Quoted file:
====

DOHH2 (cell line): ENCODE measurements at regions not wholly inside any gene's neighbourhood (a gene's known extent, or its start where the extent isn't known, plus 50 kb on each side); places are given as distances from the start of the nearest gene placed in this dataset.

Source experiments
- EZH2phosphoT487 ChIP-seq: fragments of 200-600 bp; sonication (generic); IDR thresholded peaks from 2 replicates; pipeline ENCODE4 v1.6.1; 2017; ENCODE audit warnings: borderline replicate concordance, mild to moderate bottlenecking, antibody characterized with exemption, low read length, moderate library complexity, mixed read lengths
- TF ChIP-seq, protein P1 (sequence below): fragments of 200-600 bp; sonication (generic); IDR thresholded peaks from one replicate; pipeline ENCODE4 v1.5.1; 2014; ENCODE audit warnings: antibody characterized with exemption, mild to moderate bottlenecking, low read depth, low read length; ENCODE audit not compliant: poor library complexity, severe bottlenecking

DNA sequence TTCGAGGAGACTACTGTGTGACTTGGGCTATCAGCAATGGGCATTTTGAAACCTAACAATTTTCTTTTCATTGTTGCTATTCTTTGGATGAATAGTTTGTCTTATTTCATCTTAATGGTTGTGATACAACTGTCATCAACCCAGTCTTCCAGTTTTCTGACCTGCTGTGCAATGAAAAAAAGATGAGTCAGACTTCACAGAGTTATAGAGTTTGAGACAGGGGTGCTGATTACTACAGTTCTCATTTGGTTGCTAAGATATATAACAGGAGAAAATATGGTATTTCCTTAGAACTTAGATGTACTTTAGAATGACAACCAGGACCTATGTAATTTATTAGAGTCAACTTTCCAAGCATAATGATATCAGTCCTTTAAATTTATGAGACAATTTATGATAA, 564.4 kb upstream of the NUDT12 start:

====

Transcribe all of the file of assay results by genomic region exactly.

DOHH2 (cell line): ENCODE measurements at regions not wholly inside any gene's neighbourhood (a gene's known extent, or its start where the extent isn't known, plus 50 kb on each side); places are given as distances from the start of the nearest gene placed in this dataset.

Source experiments
- EZH2phosphoT487 ChIP-seq: fragments of 200-600 bp; sonication (generic); IDR thresholded peaks from 2 replicates; pipeline ENCODE4 v1.6.1; 2017; ENCODE audit warnings: borderline replicate concordance, mild to moderate bottlenecking, antibody characterized with exemption, low read length, moderate library complexity, mixed read lengths
- TF ChIP-seq, protein P1 (sequence below): fragments of 200-600 bp; sonication (generic); IDR thresholded peaks from one replicate; pipeline ENCODE4 v1.5.1; 2014; ENCODE audit warnings: antibody characterized with exemption, mild to moderate bottlenecking, low read depth, low read length; ENCODE audit not compliant: poor library complexity, severe bottlenecking

DNA sequence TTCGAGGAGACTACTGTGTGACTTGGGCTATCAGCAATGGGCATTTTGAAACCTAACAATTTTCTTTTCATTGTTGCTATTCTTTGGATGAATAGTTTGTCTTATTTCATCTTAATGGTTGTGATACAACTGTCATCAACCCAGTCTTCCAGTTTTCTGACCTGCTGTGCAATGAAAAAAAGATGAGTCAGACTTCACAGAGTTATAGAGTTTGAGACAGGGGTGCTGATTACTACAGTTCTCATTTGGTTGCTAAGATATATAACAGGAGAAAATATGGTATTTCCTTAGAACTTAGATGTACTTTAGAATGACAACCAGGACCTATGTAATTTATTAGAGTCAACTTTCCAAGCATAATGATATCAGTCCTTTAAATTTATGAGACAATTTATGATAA, 564.4 kb upstream of the NUDT12 start: